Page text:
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Giving Yourself Permission to Handle the Suicide of a Loved One in a Healthy Way

By |2020-09-08T10:40:48-05:00Sep 8, 2020|Overcoming Hardships|0 Comments

September 10 is World Suicide Prevention Day. Our heart goes out to those who have lost a loved one from suicide. In today’s blog, professional counselor Jen Otero shares some ways to handle the suicide of a loved one in a healthy way. 

Death of a loved one is one of the most challenging seasons that someone can experience in their lifetime. When that death is due to suicide, it can feel additionally complicated to walk through. Many, even within the church community, do not know how to address loss through suicide in a hopeful and biblical way.

As with loss of any kind, every individual will experience the grief and subsequent processing of their loss in different ways. While the stages of grief – denial and isolation, anger, bargaining, depression, and acceptance – are all important and meaningful in healing from loss, everyone will move through them differently and may not experience all of them in their own journey.

When walking through this type of loss, it is vital to give yourself (or those that you know and love) permission to do a couple of things as they walk out their season of loss from suicide.

Please give yourself permission to:

Take the space and time to ask the hard questions about God’s character and His goodness.

Questions and doubts about life, free will, God’s goodness, and your own heart for God may come in, and if you buy the lie that it’s not okay as a “good Christian” to question God, your relationship with God and with others could be destroyed in your grief. We are never the same after we experience loss, but we can come out on the other side stronger, more connected, and compassionate if we choose to give ourselves permission to ask the hard questions. God is okay with our doubts and with our questions!

Jeremiah 33:3 says, “Call to me and I will answer you and show you great and unsearchable things you could never figure out on your own.” He also says to come “boldly before His throne of grace in your time of need (Hebrews 4:16).” He desires to have the hard conversations with you so that He can meet you in your grief and heal your heart.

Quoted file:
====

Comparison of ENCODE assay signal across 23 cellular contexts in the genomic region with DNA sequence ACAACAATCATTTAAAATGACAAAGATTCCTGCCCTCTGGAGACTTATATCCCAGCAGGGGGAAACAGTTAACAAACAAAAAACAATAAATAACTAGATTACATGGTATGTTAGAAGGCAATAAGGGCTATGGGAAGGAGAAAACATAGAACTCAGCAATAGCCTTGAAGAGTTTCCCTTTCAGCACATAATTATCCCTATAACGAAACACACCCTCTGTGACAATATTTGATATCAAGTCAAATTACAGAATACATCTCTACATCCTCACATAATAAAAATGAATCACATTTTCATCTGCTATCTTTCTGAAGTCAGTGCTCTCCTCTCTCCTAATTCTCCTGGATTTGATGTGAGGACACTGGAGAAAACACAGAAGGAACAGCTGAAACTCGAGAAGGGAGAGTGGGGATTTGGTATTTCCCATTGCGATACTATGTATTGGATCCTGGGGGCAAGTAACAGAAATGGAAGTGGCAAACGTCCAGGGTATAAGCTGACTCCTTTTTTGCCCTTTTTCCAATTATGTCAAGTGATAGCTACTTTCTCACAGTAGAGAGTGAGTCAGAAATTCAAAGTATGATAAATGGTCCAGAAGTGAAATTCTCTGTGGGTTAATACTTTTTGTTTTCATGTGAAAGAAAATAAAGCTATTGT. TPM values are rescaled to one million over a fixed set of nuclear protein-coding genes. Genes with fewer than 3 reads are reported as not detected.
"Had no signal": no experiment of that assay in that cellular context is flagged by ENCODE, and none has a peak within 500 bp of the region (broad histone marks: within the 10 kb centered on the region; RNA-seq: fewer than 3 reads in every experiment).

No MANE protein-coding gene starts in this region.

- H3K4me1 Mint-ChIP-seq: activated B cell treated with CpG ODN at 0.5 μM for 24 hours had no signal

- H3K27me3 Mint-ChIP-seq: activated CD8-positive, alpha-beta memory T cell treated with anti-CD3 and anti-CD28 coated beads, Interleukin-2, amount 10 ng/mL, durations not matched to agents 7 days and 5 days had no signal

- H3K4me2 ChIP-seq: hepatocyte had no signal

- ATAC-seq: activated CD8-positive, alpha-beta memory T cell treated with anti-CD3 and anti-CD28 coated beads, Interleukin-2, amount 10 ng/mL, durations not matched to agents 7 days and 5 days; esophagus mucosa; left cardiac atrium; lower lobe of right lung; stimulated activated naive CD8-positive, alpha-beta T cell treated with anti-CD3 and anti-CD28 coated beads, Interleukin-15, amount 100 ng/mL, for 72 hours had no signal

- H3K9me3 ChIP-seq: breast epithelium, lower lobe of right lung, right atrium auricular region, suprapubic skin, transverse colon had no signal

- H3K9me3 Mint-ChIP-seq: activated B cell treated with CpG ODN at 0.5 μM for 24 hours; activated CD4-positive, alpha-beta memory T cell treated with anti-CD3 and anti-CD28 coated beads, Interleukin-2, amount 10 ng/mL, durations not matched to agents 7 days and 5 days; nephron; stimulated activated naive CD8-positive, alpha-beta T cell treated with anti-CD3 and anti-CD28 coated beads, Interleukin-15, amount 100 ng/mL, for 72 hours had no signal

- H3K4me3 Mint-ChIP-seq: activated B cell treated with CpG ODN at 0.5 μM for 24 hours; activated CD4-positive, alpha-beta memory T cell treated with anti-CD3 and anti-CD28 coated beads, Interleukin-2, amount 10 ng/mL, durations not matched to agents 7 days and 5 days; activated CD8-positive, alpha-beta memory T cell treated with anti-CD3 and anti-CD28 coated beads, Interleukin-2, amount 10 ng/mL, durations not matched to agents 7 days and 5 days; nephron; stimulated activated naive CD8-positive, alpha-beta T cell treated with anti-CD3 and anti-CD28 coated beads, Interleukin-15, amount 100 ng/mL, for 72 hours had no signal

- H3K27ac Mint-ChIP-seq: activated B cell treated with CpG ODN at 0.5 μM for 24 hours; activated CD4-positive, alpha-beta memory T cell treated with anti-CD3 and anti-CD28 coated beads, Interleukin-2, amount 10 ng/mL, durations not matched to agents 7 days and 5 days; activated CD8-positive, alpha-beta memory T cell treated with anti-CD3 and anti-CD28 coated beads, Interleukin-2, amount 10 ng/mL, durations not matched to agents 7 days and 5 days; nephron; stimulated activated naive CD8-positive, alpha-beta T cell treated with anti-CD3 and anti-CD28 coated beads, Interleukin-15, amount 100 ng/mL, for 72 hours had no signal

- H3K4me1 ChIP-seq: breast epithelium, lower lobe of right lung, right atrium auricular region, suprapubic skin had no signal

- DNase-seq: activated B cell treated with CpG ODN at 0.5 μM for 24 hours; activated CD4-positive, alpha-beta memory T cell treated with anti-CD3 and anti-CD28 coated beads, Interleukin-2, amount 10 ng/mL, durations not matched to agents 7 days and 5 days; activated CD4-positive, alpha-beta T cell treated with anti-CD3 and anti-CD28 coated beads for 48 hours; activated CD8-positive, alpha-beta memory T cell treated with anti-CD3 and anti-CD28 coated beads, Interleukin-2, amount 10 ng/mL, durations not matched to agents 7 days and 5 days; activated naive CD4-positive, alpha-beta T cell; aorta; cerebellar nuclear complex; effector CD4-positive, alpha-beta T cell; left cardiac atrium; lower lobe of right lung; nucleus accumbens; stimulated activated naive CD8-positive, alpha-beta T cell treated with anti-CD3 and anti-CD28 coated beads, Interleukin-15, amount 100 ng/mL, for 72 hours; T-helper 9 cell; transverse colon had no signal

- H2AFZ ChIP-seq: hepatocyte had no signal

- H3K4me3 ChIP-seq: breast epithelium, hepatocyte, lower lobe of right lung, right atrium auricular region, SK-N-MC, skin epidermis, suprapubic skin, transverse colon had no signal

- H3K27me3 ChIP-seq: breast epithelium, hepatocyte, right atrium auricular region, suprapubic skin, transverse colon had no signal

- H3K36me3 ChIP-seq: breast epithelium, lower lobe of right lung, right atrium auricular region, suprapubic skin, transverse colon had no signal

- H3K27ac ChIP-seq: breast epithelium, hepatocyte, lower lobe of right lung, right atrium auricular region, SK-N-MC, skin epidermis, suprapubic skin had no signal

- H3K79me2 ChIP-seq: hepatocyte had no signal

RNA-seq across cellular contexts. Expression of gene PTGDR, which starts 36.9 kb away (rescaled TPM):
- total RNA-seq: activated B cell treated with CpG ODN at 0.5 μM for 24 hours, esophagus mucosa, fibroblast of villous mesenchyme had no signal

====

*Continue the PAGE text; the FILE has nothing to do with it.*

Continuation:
Be angry, but don’t stay angry.

Your anger may be focused on the person that chose to commit suicide, towards yourself or even towards God. Anger is a healthy and important emotion. If we steward it well and allow it to lead us to the Father in a place of honesty (no matter how raw and uncensored) forgiveness and healing can then be released into our hearts and lives. Allow yourself the space to hear the voice of God and give Him permission to speak directly into your hurt and questions. He is faithful to do it.

Surround yourself with other believers that have experienced and overcome loss in a healthy way.

Any time we are walking through difficult experiences, the enemy will come and whisper his lies, telling us that we are alone in our loss and grief, and by doing so, isolate us. Don’t allow this for yourself. Seek out friends, ministry leaders, mentors, or others that have come out on the other side of loss and allow them to encourage and pray for you. Seek out individuals that acknowledge and affirm your questions, fears and doubt in healthy and biblical ways, while encouraging you to take them before the Lord.

Seek out good, honest, and biblical teaching on loss and grief.

There are so many great resources available that will challenge and equip you to honestly and victoriously move through your grief, instead of getting stuck within it. Two MercyTalk podcasts, one on Suffering and Heartache and another on Anger at God were written for these very types of challenges. The book God is Just Not Fair by Jennifer Rothschild is also an amazing resource for those that are walking through grief and loss of any kind.

Give yourself grace.

Grief is weird. It impacts everyone differently. Some days are good and you may feel that you are doing okay. And then, without warning, a wave of grief washes over you or punches you square in the gut. You are not crazy, you are grieving. Take a deep breath, extend grace to yourself, and ask the Lord to shield you and show you the next steps. He is your comforter, your safe tower, and your deliverer. This season will not last forever. You will overcome it. And eventually, you may even find yourself loving and leading others through their own grief and loss seasons.

Prayer for Loss

If you are ready to give yourself new permission in this season, no matter what loss you have experienced, say this prayer with me:

“Jesus, my heart is hurting. Sometimes I don’t even know where to begin with all of the questions and darkness that I am battling. I want to believe that you can show me where to begin. Would you show me where I need to give myself permission? Do I need to ask the hard questions? What feelings do I need to allow myself to feel? Who can I prayerfully connect with for support in human form in this challenging time? Please lead me, cover me, and help me to begin to heal. I acknowledge the truth of your goodness, even if I am struggling to feel it or believe it right now. Thank you for your hand upon me Father. I am looking for your movement and freedom in my life. Amen.”

For more practical resources on how to overcome grief, listen to the MercyTalk episode, Heartache and SufferingFollow us on FacebookInstagram, and Twitter for more resources on suicide and life-controlling issues. 

Mercy Multiplied is a nonprofit Christian organization that equips people to live free and stay free through Jesus Christ. To learn more about our free-of-charge residential counseling program and Outreach Services visit our website at MercyMultiplied.com.

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